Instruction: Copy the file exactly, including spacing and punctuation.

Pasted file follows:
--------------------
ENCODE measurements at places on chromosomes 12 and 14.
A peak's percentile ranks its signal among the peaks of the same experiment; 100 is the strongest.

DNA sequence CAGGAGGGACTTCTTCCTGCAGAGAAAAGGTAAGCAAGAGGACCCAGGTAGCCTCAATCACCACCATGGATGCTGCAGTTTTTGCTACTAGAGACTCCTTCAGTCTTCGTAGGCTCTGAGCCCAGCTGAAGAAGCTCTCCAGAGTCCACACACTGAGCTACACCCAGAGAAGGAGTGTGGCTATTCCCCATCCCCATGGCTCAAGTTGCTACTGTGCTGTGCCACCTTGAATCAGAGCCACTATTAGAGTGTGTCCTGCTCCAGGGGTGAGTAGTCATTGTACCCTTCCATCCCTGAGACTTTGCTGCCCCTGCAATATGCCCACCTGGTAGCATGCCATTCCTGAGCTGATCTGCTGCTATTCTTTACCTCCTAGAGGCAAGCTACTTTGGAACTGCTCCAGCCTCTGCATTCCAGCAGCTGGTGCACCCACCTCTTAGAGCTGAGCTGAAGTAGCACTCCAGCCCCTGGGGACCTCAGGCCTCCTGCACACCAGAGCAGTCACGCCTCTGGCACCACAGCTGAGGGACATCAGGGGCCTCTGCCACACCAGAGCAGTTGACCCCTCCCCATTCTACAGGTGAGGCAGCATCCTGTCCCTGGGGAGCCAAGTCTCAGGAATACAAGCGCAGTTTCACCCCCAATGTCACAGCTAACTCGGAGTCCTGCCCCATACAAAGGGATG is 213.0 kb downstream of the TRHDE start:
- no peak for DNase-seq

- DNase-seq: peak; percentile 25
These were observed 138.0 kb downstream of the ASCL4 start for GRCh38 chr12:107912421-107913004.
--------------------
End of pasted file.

ENCODE measurements at places on chromosomes 12 and 14.
A peak's percentile ranks its signal among the peaks of the same experiment; 100 is the strongest.

DNA sequence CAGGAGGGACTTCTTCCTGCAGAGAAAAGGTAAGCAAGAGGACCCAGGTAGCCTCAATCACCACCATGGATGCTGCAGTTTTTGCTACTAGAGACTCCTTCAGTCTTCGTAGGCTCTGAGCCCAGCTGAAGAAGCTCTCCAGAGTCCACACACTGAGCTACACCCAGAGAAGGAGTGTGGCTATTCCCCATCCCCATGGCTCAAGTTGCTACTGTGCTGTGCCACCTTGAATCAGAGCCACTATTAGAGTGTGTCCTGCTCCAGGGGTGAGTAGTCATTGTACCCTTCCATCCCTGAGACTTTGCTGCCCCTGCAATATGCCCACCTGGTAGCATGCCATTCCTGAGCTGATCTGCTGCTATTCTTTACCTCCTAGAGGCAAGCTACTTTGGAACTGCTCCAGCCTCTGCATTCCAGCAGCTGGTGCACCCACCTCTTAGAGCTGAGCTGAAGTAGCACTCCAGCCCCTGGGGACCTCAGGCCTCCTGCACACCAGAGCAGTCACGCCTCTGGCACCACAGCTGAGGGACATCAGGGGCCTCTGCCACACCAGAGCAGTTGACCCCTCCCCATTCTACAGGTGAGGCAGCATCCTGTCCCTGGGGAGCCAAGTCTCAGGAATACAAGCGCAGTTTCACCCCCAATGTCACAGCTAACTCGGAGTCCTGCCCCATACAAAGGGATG is 213.0 kb downstream of the TRHDE start:
- no peak for DNase-seq

- DNase-seq: peak; percentile 25
These were observed 138.0 kb downstream of the ASCL4 start for GRCh38 chr12:107912421-107913004.